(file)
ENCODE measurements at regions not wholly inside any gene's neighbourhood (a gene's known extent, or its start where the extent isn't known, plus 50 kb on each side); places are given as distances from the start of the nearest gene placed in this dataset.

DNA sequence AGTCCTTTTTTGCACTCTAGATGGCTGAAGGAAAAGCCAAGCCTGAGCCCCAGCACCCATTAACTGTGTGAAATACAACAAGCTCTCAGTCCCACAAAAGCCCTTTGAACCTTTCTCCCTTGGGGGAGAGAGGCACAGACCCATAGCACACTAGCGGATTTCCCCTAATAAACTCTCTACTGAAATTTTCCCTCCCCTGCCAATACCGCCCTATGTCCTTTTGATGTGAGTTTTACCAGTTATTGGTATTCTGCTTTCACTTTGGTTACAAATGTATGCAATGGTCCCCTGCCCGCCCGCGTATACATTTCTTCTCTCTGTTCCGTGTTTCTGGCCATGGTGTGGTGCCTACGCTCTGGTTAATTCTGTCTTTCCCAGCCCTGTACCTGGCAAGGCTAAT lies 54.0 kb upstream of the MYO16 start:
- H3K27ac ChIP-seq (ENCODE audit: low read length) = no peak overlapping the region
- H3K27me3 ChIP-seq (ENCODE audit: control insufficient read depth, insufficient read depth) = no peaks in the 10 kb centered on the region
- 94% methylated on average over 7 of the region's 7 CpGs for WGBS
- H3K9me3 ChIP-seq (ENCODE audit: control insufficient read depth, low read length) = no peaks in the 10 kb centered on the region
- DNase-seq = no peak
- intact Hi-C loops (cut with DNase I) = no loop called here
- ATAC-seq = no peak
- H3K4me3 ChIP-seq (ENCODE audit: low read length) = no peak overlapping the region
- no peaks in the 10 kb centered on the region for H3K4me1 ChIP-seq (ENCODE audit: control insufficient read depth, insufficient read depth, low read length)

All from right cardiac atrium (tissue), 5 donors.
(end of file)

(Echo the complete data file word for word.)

ENCODE measurements at regions not wholly inside any gene's neighbourhood (a gene's known extent, or its start where the extent isn't known, plus 50 kb on each side); places are given as distances from the start of the nearest gene placed in this dataset.

DNA sequence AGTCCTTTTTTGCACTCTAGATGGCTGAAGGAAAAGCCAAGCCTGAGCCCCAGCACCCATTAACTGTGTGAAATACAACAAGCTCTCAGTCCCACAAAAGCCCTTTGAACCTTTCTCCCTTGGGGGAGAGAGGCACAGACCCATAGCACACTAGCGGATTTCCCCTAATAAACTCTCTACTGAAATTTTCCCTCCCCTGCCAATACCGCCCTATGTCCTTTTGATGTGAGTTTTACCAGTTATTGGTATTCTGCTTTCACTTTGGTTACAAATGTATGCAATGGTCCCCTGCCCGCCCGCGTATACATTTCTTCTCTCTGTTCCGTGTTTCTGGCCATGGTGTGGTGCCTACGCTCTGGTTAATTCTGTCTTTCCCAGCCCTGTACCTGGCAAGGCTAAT lies 54.0 kb upstream of the MYO16 start:
- H3K27ac ChIP-seq (ENCODE audit: low read length) = no peak overlapping the region
- H3K27me3 ChIP-seq (ENCODE audit: control insufficient read depth, insufficient read depth) = no peaks in the 10 kb centered on the region
- 94% methylated on average over 7 of the region's 7 CpGs for WGBS
- H3K9me3 ChIP-seq (ENCODE audit: control insufficient read depth, low read length) = no peaks in the 10 kb centered on the region
- DNase-seq = no peak
- intact Hi-C loops (cut with DNase I) = no loop called here
- ATAC-seq = no peak
- H3K4me3 ChIP-seq (ENCODE audit: low read length) = no peak overlapping the region
- no peaks in the 10 kb centered on the region for H3K4me1 ChIP-seq (ENCODE audit: control insufficient read depth, insufficient read depth, low read length)

All from right cardiac atrium (tissue), 5 donors.